How times have changed with the Irish rushing attack. In recent years, a slowed Irish running game meant about 60 yards on the ground. Last week’s 116 yards against Clemson was a disappointment. This week’s 60 yards rushing in the first half, 178 yards for the game and 4.45 yards per carry are considered average numbers, and that’s with a 21-carry, 129-yard effort by C.J. Prosise.
Prosise made sure Notre Dame’s sudden-change offense was productive at the start of the third quarter when a fumble recovery on a kickoff resulted in a 22-yard touchdown run on the second play to give the Irish some much-needed breathing room, 31-21.
As the second half wore on, Notre Dame’s offensive line took over. In addition to his 22-yard touchdown run, Prosise scored the second touchdown by the Irish from seven yards out. His 11-yard scoring jaunt midway through the fourth quarter gave Notre Dame its first 17-point lead, which also would be the final spread.
Prosise’s 14 second-half carries netted 95 yards. Josh Adams added 38 yards on eight carries for the game. DeShone Kizer continues to add a component to the running game. He gained 22 yards (14 net due to sacks) and banged around enough on nine carries to keep Navy honest, particularly in the red zone.
Kizer gained just three on 3rd-and-5 in Notre Dame’s first scoring drive. But he pounded his way to the one-yard line on the 4th-and-2 before scoring on the next play. Kizer also converted a 3rd-and-1 just prior to Prosise’s third touchdown. Kizer’s 3rd-and-1 conversion in the final minutes was the only other 3rd-and-short rushing attempt by the Irish.
It wasn’t a dominant performance, although Navy came into the game allowing a respectable 147 yards rushing per game and 3.8 yards per carry. Notre Dame topped that by 31 yards and averaged 4.4 yards per carry. It certainly was an effective-enough job to complement a passing attack that accounted for 281 yards.
Just like the bar has been raised in the rushing attack, so too has the passing attack produced numbers in larger chunks, although by Notre Dame’s big-play standards through the first five games, Navy did better than anyone at preventing “explosives.”
Notre Dame’s longest pass play of the game was the 30-yard touchdown reception by Will Fuller, although there was Chris Brown’s 29-yarder, Torii Hunter, Jr.’s 28-yarder right before Justin Yoon’s 52-yard field goal, and a C.J. Prosise 25-yarder. Fuller also had 23- and 19-yarders.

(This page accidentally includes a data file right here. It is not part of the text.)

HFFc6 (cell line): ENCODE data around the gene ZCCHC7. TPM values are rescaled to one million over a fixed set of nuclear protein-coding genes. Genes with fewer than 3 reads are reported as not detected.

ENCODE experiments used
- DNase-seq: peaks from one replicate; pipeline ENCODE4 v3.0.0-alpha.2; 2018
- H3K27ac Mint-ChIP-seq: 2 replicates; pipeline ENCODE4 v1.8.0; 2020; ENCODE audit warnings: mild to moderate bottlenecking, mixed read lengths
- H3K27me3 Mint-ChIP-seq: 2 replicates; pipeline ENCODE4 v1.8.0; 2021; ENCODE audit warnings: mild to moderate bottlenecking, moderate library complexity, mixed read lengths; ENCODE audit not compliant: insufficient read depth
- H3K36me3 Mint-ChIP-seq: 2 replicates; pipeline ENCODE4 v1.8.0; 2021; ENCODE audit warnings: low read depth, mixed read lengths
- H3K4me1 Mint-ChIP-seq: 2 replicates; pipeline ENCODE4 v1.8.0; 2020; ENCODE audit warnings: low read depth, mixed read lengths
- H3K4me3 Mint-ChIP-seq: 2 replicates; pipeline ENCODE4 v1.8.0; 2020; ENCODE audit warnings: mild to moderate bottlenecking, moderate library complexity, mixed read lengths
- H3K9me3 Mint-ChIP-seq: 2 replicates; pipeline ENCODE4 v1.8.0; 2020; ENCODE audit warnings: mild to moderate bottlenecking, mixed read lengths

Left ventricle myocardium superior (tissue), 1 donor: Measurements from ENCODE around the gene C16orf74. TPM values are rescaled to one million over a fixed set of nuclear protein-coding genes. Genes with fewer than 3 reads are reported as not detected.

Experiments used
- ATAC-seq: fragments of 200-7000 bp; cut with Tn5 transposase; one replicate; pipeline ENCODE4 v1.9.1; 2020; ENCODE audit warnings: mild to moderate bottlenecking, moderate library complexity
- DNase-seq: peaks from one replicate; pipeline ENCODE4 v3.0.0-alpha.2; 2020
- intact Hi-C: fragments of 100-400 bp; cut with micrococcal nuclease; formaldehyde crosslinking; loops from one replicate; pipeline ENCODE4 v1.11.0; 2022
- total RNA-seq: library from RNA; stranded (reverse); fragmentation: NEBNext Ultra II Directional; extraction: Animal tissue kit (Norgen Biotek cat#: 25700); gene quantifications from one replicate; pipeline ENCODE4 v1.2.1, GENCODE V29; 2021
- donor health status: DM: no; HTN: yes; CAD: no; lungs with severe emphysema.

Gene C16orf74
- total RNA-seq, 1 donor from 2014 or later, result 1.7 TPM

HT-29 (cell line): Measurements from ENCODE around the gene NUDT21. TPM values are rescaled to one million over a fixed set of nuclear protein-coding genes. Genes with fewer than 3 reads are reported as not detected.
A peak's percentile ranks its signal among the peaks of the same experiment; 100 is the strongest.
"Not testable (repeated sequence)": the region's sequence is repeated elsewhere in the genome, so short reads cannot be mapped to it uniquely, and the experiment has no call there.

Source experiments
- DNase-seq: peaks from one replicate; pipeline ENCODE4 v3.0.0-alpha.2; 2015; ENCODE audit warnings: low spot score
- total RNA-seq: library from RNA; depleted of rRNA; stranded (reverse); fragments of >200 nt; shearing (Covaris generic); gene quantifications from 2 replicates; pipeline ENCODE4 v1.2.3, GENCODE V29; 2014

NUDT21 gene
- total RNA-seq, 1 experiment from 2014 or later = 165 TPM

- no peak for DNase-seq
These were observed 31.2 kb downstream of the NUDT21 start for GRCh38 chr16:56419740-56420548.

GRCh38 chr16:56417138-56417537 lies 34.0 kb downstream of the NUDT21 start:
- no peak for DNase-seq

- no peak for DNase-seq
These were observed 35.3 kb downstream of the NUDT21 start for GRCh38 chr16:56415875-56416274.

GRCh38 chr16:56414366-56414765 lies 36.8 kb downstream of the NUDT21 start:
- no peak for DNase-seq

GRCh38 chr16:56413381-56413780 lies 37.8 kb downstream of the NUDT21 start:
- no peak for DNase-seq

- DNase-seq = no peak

Notre Dame didn’t take the chunks it’s accustomed to, but DeShone Kizer still averaged 12.7 yards per completion and 9.0 yards per attempt while completing 22-of-30 (73.3 percent) for 281 yards with the one touchdown pass to Fuller and an interception, which gives him four (one in each game) in four starts.
Kizer benefitted from four shovel passes for 33 yards. But after a shaky start in the opening series, he distributed the ball well to his weapons. In the first scoring drive, he completed passes to Prosise, Brown, tight end Nic Weishar and Fuller. In the third, he found Prosise (shovel for eight), Brown for 29, Josh Adams for a couple and Fuller for the 30-yard score, featuring a beautiful escape, scramble and strike for the touchdown.
The interception was a bad one on a nice jump of the route by cornerback Brendon Clements, but none of Kizer’s other 29 throws were threatened by a pick. Yet another solid passing performance by Kizer.
It was a tale of two halves. The Irish allowed 245 yards rushing on 30 first-half attempts (a whopping 8.1 yards per carry), including quarterback Keenan Reynolds’ 51-yarder on Navy’s first snap of the day, a 22-yard burst by Reynolds’ backup, Tago Smith, and the 45- and 22-yard touchdown bursts by 6-foot-1, 253-pound fullback Quentin Ezell to erase Notre Dame’s two-touchdown, second-quarter lead.
Then in the second half, with Jarrett Grace replacing James Onwualu to add some bulk against the run, the Irish limited the Midshipmen to 73 yards on 19 carries (3.8). Navy’s longest runs were a nine-yard pitch to slotback Demond Brown, an eight-yard run by fullback Chris Swain, an 11-yarder by Reynolds, another 12-yarder by Brown and a 10-yarder by Tago.